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James Lau
James Lau

Posted on • Updated on

Design Tokens

Okay, so here we go down memory lane. Back in my days as a design student in college we were always told to have consistency in our design compositions. Everything from color, typography, imagery, weights of lines, balance use of similar shapes. But then in the later senior years, the professors allows us to break out of the mold. Be bold, experiment, “don’t conform and settle for the usual.” Design school was a meat grinder for my mind. It was bootcamp with strict drill sergeant mentalities.

This all changed when I went out to the real world. Every design conference I visited and every prominent designer studio I ever visited, things were not consistent, things work wild. Use of only 3 typographical fonts per print piece and only 3-4 shades of color, or the use of 1-2 primary images were not the rules. Clients and end-users alike dictated the rules. From their branding, to their business philosophy and identity.

So where are we at now? How has the design, UX, UI landscape changed? What is import, what is consistency, what is a “design token?” Well, I recently came across this article from Google’s Material Design System on design tokens. The ideal is that you can apply a wide variety of consistent rules in your designs (Figma, Sketch, Adobe XD, etc.) or in your code base with CSS frameworks methodology like BEM (make sure to add comments and notes in your code).

Believe it or not, design tokens has been a thing in web development for well over a decade now. As developers, it has always been a constant race to keep code bases consistent, clean and compartmentalized. The latest iteration of this phenomenon that we’ve been looking at is called web components. Dave Rupert has a good article and talk back in 2021 about web components. It’s a form of consistent code encapsulation.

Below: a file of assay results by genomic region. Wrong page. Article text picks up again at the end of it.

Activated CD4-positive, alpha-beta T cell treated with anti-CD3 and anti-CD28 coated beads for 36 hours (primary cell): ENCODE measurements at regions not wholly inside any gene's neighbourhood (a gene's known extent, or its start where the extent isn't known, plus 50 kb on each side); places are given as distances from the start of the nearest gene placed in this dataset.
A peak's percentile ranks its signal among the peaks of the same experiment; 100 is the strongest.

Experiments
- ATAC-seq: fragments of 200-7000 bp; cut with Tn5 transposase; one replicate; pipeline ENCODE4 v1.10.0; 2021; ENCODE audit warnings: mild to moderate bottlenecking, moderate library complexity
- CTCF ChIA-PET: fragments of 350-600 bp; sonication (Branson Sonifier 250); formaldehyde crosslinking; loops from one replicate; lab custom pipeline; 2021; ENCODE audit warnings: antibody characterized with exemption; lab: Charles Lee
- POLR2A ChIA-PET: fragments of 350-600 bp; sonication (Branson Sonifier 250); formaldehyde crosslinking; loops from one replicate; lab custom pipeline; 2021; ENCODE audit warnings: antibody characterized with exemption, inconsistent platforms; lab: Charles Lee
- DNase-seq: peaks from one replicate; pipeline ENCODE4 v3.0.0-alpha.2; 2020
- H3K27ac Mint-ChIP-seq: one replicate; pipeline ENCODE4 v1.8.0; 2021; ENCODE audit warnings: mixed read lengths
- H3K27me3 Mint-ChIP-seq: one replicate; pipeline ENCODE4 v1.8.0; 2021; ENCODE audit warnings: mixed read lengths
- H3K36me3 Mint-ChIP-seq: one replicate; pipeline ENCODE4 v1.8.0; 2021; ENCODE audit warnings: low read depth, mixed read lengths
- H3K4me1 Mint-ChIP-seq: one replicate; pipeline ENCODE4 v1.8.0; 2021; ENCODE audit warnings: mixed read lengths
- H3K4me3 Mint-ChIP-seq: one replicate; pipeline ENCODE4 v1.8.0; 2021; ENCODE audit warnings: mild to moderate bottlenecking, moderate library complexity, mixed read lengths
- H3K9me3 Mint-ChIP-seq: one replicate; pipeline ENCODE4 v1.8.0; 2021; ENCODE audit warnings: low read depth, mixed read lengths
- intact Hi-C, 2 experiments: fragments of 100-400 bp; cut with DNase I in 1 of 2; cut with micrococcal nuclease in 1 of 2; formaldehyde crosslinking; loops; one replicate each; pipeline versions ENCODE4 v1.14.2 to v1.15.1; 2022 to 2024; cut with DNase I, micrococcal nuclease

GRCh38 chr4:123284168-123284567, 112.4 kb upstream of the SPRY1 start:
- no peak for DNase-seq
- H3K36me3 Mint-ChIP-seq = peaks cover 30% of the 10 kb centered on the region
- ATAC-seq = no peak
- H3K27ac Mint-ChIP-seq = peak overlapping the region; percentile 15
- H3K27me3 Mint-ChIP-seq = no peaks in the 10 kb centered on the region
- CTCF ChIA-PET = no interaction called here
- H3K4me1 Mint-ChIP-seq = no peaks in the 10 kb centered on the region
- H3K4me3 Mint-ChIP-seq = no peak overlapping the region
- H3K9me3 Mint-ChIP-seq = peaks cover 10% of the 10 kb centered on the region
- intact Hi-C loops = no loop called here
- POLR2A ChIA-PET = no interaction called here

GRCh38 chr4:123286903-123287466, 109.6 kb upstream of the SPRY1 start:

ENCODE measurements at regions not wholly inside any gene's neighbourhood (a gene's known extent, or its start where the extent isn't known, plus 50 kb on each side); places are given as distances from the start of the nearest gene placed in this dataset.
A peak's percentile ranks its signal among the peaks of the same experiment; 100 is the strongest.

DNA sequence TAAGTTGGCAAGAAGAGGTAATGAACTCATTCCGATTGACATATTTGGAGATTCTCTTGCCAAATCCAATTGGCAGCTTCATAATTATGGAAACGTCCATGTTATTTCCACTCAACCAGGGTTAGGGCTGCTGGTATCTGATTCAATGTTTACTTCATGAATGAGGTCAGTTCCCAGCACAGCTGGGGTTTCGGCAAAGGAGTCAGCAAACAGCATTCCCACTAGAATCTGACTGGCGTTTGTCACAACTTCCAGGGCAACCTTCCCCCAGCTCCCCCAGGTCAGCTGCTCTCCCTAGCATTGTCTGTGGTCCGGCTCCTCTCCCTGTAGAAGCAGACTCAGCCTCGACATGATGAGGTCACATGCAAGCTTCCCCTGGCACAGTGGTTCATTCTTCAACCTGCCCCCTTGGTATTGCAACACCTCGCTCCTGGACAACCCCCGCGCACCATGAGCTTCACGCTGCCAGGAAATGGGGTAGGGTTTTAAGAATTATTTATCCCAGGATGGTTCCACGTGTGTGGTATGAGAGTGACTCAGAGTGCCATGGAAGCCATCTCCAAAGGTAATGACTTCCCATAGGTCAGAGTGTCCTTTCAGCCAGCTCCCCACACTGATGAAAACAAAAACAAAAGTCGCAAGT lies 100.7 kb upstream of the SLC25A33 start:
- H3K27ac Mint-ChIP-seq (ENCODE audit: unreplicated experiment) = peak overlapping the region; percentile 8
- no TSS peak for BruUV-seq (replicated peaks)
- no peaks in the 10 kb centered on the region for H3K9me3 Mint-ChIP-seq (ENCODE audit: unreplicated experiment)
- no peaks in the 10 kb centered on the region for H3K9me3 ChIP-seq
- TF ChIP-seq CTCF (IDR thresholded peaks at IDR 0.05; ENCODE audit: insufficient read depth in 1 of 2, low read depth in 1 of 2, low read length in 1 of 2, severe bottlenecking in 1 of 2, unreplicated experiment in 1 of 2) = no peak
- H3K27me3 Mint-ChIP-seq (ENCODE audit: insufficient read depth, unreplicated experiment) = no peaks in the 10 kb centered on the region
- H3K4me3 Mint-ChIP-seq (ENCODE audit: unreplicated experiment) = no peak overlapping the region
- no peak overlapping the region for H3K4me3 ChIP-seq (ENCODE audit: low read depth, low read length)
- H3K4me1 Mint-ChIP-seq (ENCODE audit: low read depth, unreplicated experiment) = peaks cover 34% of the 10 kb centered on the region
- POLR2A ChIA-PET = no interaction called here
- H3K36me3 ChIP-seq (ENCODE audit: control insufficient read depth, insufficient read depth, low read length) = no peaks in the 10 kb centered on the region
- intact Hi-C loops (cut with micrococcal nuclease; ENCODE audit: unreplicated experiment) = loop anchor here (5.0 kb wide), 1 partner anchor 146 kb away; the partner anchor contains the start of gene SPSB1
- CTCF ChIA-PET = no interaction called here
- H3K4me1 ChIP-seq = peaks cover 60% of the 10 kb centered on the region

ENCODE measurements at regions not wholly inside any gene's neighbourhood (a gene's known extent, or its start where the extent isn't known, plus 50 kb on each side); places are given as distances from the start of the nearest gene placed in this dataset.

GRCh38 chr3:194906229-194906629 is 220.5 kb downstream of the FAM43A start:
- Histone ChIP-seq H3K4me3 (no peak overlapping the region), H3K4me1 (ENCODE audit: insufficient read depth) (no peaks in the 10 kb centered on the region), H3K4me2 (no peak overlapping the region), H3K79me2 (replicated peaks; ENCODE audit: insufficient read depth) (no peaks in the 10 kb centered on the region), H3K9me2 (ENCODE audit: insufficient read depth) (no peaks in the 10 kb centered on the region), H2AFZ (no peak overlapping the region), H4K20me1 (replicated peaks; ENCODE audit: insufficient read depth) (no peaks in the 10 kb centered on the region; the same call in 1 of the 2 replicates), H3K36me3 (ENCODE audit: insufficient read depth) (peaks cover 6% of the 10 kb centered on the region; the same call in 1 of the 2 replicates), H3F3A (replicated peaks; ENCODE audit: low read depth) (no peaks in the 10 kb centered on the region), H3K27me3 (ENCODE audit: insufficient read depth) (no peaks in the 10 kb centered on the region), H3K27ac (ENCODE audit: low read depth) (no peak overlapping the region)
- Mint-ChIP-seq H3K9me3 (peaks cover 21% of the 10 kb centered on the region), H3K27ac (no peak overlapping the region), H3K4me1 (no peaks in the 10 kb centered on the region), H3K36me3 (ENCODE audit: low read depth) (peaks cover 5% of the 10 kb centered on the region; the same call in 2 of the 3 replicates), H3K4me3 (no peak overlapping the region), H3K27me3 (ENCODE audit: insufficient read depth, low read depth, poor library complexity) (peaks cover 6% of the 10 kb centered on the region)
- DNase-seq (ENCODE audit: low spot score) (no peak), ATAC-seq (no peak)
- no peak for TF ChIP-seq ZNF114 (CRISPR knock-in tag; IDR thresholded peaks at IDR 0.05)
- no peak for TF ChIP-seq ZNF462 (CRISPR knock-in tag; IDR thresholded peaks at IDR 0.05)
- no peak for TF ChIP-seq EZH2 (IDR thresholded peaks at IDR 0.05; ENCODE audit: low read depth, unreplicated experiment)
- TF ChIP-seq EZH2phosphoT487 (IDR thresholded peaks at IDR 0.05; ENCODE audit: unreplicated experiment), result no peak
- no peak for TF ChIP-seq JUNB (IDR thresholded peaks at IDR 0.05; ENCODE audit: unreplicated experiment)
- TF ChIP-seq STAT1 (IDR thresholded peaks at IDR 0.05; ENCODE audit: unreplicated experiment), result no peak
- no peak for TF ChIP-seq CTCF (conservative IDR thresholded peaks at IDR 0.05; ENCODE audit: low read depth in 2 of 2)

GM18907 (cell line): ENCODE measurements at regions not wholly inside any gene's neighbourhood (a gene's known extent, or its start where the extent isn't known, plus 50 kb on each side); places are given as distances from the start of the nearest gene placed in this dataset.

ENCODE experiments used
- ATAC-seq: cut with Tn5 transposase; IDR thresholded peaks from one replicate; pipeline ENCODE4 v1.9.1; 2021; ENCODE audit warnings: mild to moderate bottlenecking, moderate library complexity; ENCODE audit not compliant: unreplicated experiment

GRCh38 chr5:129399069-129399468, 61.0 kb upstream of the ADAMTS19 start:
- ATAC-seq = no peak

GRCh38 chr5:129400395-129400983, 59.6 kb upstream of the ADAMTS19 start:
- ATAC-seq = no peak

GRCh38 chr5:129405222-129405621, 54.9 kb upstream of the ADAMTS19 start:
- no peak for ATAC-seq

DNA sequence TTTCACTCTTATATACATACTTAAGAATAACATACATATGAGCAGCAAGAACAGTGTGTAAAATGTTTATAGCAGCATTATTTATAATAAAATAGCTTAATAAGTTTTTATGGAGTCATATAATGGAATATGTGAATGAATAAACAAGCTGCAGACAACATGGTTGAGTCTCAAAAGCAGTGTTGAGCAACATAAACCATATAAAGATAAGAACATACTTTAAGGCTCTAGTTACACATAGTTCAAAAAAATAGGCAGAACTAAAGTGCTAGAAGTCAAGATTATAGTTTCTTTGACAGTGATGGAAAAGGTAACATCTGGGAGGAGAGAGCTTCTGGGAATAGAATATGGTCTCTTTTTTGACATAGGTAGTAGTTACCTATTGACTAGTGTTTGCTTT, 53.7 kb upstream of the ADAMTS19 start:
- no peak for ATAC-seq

At larger companies, design systems are the king of repurposing components. During my time at Red Hat back in 2018, we worked on a design system framework called Patternfly. Essentially, it’s a design and brand agnostic framework that can be applied to any website or web application. The focus is on the functionality and usability. Though the design system is developed in React, the original base of the code dates its roots back to Bootstraps model.

A lot of the “enhancements” that Dave Rupert mentioned in the video with Kevin Powell are brought in with JavaScript code blocks. Keeping the HTML clean from JavaScript functionality and CSS styling. Someone who has a slow bandwidth connection can still view the site, but the design is controlled in web component elements.

The other plus with web components is that if you need to repurpose the code block element(s) for a different client, it can be lightly re-written to target specific behaviors and branding. Most of the time, clients want the same hero animation or look and feel. Some want the same cards for profiles of executives on the about page. Then there are the tricky e-commerce setup of chips and sale items with specific heart or like icons.

The future of design tokens definitions is still be flushed out by Google as of right now, but building out the rules such as reference tokens, system tokens, component tokens is exactly what Dave Rupert has been saying, “it’s all the rage!”

I think it is safe to say that the world of design, at least on the digital realm of things, we have come full circle. Designers are not going to have a difficult time explaining to a developer their wants and needs based on client and end-user requests. The communication between these two worlds should never be a toss over the fence type of deal.

A solution for any business is to create some form of a design system, design library, components library. Whether you are a website agency, large or small corporation entity, non-profit, government, school, etc. you must invest some time within your team, design or development department, these methods in order to keep confusion from surfacing within communication lines, design sessions and development phases alike.

This was initially published on my site at ( Please come by and check out more of my writing and other works!

Thanks for reading!

Top comments (3)

efpage profile image

Interestingly your page does not seem to use any design at all... Is this kind of minimalism?

jameslau profile image
James Lau

Hey there! Yeah, I'm just starting again with WordPress and theme manipulation. I'll be expanding some work. For not it is just mostly my thoughts, being poured out. :)

efpage profile image

But you are talking about Design Tokens and Webcomponents, so it would be nice to have your page as a shining example, not just a block of plain text. :-)